Beneficiary Designation

Beneficiary Designations: Do you know where your money is going?

When you die, most of your property will be passed to your heirs according to your will or other estate planning documents (assuming you have contacted us first!).  However, if you happen to have a bank account, brokerage account, retirement account, annuity, 529 account or life insurance policy, which, let’s face it, nearly everyone does, these assets will be passed according to the beneficiary designation on file with the administrator of that account.  All too often, a beneficiary designation is a piece of paper filled out when an account is set up and is then quickly forgotten by the account owner.  This article by Bill Bischoff of Smartmoney.com examines how not reviewing beneficiary designations on a regular basis can lead to unintended, disastrous (and costly) results.

The moral of the story is that you should review your beneficiary designations at least once a year or whenever a significant life event (a birth, death, marriage or divorce are the most common) occurs.  Checking your beneficiary designations usually takes a few minutes and is an easy way to ensure that your estate planning goals are met.

For more information about beneficiary designations or to schedule an appointment with one of our estate planning attorneys to review your estate plan, please contact our firm at (608) 837-7386.

Disclaimer:  Please note that reading and/or commenting on this blog post does not create an attorney-client relationship with Eustice, Laffey, Sebranek & Auby, S.C. absent an express agreement between the firm and the client.  Contacting Eustice, Laffey, Sebranek & Auby, S.C. or any of its attorneys or employees via this website or via email does not create an attorney-client relationship.

We would be pleased to communicate with you by email. However, please note that if you communicate with us-through this website, via email, or otherwise-in connection with a matter for which we do not already represent you, your communication may not be treated as privileged or confidential and may be disclosed to other persons..

Digital Assets – A New Frontier in Estate Planning

In their first year, every law student takes a class called Property in which these eager future lawyers learn, among other things, how real property (a/k/a real estate) can be passed on to future generations.  In later estate planning classes, law students come to learn the laws pertaining to “personal property” (a/k/a nearly everything else).  Personal property is further divided into tangible and intangible personal property.

Tangible personal property (cars, household furnishings, etc.) may be passed on to specific beneficiaries through an individual’s will and incorporated property list (as described in Wis. Stat. § 853.32(2)).  Intangible personal property (stocks, bonds, bank accounts, 401(k)s, etc.) is generally passed on, depending on the specific type, via a will, payable on death designation or beneficiary designation.

Until recently, these categories and mechanisms were sufficient to describe and guide lawyers in handling and disbursing of all of the property owned by an individual.  However, as described in this Wisconsin Lawyer article, a new category of quasi-property – so-called “Digital Assets” – has emerged and doesn’t quite fit into the current estate planning structure.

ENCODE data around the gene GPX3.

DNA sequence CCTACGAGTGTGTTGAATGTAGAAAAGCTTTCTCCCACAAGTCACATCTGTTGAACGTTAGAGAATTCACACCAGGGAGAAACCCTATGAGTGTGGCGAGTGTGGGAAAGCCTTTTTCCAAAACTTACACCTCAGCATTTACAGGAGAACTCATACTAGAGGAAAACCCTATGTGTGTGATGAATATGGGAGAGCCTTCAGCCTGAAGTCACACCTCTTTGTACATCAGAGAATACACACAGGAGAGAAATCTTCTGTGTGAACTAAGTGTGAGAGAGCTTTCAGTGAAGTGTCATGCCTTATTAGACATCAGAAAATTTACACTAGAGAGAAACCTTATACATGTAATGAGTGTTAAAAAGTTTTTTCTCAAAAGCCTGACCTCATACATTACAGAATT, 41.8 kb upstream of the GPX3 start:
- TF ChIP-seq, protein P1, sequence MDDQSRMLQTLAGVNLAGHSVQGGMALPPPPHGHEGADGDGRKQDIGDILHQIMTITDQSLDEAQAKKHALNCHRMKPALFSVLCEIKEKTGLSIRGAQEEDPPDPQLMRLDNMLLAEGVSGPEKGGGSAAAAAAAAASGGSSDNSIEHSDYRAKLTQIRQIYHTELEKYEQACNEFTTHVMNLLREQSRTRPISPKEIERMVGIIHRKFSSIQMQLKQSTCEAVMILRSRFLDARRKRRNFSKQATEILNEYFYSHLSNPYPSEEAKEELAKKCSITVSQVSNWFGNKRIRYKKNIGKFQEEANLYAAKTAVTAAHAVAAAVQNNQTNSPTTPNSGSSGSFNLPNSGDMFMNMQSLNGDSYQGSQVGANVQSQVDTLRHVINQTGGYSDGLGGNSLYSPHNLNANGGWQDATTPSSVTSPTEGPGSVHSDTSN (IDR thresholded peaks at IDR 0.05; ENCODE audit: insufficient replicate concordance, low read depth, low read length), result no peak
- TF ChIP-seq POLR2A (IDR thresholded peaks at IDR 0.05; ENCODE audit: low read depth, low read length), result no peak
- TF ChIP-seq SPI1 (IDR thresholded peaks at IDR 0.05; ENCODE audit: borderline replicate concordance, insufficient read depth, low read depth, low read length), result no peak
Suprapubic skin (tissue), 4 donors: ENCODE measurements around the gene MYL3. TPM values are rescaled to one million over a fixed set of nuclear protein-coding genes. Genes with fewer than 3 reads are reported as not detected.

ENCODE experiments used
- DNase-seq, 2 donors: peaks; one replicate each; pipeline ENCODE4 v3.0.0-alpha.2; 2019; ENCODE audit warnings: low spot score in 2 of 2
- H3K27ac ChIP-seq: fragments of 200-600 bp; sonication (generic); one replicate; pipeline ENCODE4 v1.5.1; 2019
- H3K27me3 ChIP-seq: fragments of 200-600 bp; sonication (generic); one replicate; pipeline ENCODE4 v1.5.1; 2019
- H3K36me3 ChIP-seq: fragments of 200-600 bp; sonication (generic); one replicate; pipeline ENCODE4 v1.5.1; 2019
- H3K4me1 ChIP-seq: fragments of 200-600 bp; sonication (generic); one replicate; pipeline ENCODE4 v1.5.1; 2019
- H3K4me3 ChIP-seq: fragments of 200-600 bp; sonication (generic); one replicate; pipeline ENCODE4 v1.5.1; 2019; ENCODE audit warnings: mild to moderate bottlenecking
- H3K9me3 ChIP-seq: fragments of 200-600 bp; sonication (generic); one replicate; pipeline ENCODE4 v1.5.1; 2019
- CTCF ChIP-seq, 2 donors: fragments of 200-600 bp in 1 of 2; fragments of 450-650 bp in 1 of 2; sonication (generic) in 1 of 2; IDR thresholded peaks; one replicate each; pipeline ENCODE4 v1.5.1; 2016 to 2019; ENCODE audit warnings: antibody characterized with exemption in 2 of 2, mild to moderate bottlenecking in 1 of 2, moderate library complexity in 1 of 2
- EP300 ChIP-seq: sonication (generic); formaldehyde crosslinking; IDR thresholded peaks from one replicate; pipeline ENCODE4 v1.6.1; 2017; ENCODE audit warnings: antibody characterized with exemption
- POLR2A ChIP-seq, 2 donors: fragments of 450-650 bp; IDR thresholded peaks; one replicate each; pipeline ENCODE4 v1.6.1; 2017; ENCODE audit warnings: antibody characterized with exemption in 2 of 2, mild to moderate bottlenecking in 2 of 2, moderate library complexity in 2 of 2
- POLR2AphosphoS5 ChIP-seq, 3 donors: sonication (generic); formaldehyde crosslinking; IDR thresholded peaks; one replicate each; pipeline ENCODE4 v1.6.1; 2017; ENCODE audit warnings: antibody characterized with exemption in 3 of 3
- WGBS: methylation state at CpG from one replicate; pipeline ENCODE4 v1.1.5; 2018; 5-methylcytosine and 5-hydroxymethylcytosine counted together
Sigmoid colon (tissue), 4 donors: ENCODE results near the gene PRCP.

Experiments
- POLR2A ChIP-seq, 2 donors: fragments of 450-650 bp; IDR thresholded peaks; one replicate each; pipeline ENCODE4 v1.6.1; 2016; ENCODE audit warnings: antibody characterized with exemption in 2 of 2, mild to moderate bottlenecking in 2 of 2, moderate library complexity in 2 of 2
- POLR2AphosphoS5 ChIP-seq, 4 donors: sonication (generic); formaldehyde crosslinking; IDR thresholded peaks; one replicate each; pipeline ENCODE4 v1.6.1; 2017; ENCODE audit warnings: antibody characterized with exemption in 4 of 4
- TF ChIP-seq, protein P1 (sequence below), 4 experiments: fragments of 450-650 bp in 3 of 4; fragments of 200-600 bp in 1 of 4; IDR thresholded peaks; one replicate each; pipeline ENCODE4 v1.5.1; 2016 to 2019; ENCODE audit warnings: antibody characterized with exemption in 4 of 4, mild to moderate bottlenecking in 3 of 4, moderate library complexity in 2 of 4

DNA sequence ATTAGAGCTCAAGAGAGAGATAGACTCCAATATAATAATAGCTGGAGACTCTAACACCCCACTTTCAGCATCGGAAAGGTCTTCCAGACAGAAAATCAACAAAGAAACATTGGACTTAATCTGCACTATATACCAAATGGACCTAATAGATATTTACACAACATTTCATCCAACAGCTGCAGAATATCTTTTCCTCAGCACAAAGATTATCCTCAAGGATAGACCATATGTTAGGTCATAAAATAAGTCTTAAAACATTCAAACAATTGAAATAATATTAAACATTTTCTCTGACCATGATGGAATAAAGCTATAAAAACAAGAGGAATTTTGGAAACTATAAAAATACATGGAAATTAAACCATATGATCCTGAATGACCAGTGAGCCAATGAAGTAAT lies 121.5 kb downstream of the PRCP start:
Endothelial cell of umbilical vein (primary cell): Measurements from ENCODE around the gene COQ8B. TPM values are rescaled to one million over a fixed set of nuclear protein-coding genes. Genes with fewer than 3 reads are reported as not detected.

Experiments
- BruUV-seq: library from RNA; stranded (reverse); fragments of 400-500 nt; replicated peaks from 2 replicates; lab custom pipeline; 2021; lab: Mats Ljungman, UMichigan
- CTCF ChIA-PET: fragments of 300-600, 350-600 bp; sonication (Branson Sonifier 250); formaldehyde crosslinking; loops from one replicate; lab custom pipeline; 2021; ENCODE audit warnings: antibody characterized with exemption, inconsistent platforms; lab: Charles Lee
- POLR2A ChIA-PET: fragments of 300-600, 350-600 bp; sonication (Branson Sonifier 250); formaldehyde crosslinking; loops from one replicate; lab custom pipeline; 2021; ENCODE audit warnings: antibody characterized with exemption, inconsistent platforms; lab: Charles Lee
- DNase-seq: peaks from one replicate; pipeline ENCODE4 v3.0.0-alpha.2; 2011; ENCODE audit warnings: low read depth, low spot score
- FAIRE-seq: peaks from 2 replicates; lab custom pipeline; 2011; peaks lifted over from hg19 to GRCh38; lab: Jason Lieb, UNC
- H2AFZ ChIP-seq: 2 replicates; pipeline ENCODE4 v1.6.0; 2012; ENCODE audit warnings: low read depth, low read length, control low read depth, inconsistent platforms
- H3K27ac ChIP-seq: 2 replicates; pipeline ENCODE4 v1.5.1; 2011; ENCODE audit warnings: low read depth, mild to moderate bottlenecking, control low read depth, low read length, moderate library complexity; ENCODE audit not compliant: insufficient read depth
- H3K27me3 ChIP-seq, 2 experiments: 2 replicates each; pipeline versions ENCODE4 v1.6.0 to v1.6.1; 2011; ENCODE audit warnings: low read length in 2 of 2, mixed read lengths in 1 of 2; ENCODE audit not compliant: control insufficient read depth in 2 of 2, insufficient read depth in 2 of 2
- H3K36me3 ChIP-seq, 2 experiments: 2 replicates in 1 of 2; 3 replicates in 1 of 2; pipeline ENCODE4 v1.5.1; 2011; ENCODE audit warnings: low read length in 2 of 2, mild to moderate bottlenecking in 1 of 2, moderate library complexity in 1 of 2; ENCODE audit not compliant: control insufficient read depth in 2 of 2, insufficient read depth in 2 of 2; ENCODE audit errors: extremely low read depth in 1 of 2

The article generally defines Digital Assets as “(1) any online account; and (2) any file stored on a person’s computer or on a server.”  Common digital assets include the following:

  • Email accounts;
  • Facebook accounts;
  • Digital photos (stored on an individual’s computer or with an online service like Picasa);
  • Websites, blogs or domain names;
  • Online sellers accounts (i.e., eBay or Amazon.com);
  • Paypal.com;
  • Online trading accounts;
  • Paid online subscriptions; and
  • Important computer files stored on an individual’s computer (i.e., bank account statements, tax records, etc.).

Under this definition almost everyone, whether they realize it or not, owns digital assets.  Obviously, similar to personal property, some Digital Assets will have monetary value (i.e., Paypal accounts and online trading accounts) and others will simply have sentimental value (i.e., digital photo albums and facebook accounts).  In either case, you will want these assets to end up in the hands of your desired beneficiary.  Attorneys at Eustice, Laffey, Sebranek & Auby, S.C. have teamed up with the fine folks at Entrustet.com and are prepared to assist you with your digital estate planning needs.

For more information about Digital Assets or to schedule an appointment with one of our estate planning attorneys, please contact our firm at (608) 837-7386.

Disclaimer:  Please note that reading and/or commenting on this blog post does not create an attorney-client relationship with Eustice, Laffey, Sebranek & Auby, S.C. absent an express agreement between the firm and the client.  Contacting Eustice, Laffey, Sebranek & Auby, S.C. or any of its attorneys or employees via this website or via email does not create an attorney-client relationship.

We would be pleased to communicate with you by email. However, please note that if you communicate with us-through this website, via email, or otherwise-in connection with a matter for which we do not already represent you, your communication may not be treated as privileged or confidential and may be disclosed to other persons..